Author: Bethany Griffin Series: (Masque of the Red Death #1)...
There’s confusing annoying and there’s confusing yet fulfilling. Masque of the Red Death is mystifying but overall satisfying. It’s like how I felt with Burn Bright by Marianne de Pierres but only better. Admittedly, I struggle a bit but once I overcome those struggles the story became crystal clear. I loved the eerily, disturbing mood this books has.
I haven’t read Edgar Allan Poe’s original version, sadly. But nevertheless I still enjoyed reading the book. I usually ignore this kind of genre, as I am very picky. Often than not they left me displeased and upset. Fortunately this is not the case. Yes, I also experience the same perplexity; the post-apocalyptic and historical-fiction is a tricky combination for me. It is either it would work, or not. But it worked, I’m super happy. The slight struggle I was saying though was the world building. I did have a hard time picturing some things like for example the mask their wearing. I’m not sure if I’m imagining it right, in my head it looks like a glass. I’m not sure if that’s how it was describe. But imagining it on my version didn’t turn me off. So I progressed because if there’s one thing I really, really loved about this book. It’s the characters.
I tell you upfront, I liked Elliott, the nephew of the prince. But first let’s start with the girl, Araby was ok, she already has a story to tell. And I fully understand her actions, like for instance her vow. I know that she felt guilty about her brother’s death. And because of the guilt she doesn’t want to experience happiness. She’s contained. I liked that her character has a foundation. Now for the other guy, at first, I’m more inclined to Will. The dangerous looking but have soft spot as he’s taking care of his younger siblings. Plus the story of his mother, the story behind his tattoos. Who would not swoon? But there’s something lacking that loses his appeal. Especially after what he did to Araby (even though I know his reason was it kinda left me disappointed).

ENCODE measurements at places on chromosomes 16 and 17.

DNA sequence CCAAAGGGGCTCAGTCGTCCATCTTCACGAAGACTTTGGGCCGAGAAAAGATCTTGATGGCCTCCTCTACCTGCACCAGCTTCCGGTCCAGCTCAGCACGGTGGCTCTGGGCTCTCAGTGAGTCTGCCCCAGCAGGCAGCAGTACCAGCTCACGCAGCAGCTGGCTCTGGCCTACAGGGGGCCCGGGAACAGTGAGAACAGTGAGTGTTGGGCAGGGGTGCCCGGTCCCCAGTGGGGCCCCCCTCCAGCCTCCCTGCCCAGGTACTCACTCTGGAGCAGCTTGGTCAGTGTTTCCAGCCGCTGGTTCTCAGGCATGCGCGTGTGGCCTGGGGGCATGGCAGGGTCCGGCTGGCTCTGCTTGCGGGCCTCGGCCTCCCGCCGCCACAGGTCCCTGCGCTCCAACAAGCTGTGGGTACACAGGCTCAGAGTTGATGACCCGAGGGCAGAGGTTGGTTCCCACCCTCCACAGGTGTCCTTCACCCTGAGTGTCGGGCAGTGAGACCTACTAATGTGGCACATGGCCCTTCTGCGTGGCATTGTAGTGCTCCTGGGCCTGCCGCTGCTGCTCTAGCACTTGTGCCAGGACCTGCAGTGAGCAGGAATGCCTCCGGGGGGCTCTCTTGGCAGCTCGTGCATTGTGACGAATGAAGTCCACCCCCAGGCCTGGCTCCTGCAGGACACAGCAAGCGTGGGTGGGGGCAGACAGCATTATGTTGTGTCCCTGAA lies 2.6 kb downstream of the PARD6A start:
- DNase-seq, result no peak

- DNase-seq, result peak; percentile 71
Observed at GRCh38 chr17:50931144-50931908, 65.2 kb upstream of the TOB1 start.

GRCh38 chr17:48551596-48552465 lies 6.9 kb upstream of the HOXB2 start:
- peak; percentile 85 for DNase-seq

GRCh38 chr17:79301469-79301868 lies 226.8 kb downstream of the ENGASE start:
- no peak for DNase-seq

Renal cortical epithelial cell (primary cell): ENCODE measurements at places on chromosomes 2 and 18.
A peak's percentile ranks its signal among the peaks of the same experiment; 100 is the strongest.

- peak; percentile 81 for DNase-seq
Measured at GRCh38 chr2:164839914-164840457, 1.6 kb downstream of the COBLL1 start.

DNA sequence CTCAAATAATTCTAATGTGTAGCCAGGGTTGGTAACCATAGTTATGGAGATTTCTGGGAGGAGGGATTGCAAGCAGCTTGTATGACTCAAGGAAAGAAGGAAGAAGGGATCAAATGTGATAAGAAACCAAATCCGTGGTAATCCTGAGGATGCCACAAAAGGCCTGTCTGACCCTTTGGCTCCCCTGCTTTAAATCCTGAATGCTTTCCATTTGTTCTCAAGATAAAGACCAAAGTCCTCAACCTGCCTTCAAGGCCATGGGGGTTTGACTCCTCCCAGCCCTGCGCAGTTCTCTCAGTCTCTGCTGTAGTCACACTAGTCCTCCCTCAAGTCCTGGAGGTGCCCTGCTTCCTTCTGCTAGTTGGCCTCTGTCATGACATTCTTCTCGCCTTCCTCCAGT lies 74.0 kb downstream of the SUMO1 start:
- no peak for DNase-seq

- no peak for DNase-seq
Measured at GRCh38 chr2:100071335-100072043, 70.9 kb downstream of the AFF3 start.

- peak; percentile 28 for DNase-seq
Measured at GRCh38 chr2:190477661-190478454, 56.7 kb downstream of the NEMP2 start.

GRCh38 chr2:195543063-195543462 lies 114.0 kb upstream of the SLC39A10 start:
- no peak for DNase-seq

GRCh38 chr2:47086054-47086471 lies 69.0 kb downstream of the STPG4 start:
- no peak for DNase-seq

Now Elliott. This guy is a sad, sad fella. But at the same he’s quite scary too. How’s that possible? Living with his violent and self-centered (and crazy) uncle made it possible. I would not normally like him. He drinks, he uses people. He’s sorta evil but at the same I understand how he became like that. I mean, in order for him to master sword skills his uncle had people (close to him) killed. That every time he lost, someone dies. It’s terrifying. It’s traumatic. And the crocodiles? Scary. There are so many layers to uncover. And I want to see. I’m eager to see.
And there’s love triangle. I’m glad because it’s not over the top, it was carefully developed. Since you know I liked Elliott, he has my vote. And not because I liked him better. He needs Arby, he needed someone. Araby needed the same person that Elliot needed, and in that way they sort of…fit. But let me tell this—the love triangle is just one, because there’s more to enjoy.
The story is petrifying. The people are dying from the plague. People who are healthy one minute end up collapsing and dying. People live in fear. And in those in powers seem not to care. Imagine that! There are three factions here, one are the prince’s, then Elliott’s and the Reverend Malcontent. Which is which? Ah, so much to know, much to look forward to.
I wanted to tell you more on how ugly yet beautiful the story is. But I’m stopping now. All I can say is go grab this book and read it! Like right now!